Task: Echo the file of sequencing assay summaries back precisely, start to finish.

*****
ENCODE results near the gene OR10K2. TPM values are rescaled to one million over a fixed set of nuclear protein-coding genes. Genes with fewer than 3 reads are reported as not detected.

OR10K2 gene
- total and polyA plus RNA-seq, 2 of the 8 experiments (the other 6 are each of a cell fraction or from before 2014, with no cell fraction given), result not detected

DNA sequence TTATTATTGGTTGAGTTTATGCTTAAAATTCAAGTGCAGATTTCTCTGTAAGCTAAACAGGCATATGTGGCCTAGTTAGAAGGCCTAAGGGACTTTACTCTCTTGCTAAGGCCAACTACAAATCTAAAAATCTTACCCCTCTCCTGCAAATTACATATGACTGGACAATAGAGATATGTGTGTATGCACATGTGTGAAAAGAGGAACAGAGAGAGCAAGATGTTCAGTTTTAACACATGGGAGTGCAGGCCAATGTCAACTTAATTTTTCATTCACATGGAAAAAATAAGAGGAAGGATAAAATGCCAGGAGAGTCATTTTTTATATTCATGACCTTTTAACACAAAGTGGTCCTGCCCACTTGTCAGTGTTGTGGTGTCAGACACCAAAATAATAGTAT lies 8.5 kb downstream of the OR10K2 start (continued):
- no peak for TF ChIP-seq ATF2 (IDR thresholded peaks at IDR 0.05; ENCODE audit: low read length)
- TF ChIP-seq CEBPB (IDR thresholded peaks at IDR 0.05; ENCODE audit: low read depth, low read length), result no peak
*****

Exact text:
ENCODE results near the gene OR10K2. TPM values are rescaled to one million over a fixed set of nuclear protein-coding genes. Genes with fewer than 3 reads are reported as not detected.

OR10K2 gene
- total and polyA plus RNA-seq, 2 of the 8 experiments (the other 6 are each of a cell fraction or from before 2014, with no cell fraction given), result not detected

DNA sequence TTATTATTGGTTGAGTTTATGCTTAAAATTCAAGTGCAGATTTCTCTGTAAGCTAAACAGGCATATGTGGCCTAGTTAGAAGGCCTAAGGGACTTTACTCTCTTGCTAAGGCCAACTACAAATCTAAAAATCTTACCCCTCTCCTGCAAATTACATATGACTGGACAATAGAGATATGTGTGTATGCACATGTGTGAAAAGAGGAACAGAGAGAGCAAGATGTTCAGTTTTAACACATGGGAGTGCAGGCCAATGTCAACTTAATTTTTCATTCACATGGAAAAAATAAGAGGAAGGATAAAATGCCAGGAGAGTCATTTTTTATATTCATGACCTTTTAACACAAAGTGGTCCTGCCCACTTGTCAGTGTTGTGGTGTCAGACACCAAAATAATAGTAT lies 8.5 kb downstream of the OR10K2 start (continued):
- no peak for TF ChIP-seq ATF2 (IDR thresholded peaks at IDR 0.05; ENCODE audit: low read length)
- TF ChIP-seq CEBPB (IDR thresholded peaks at IDR 0.05; ENCODE audit: low read depth, low read length), result no peak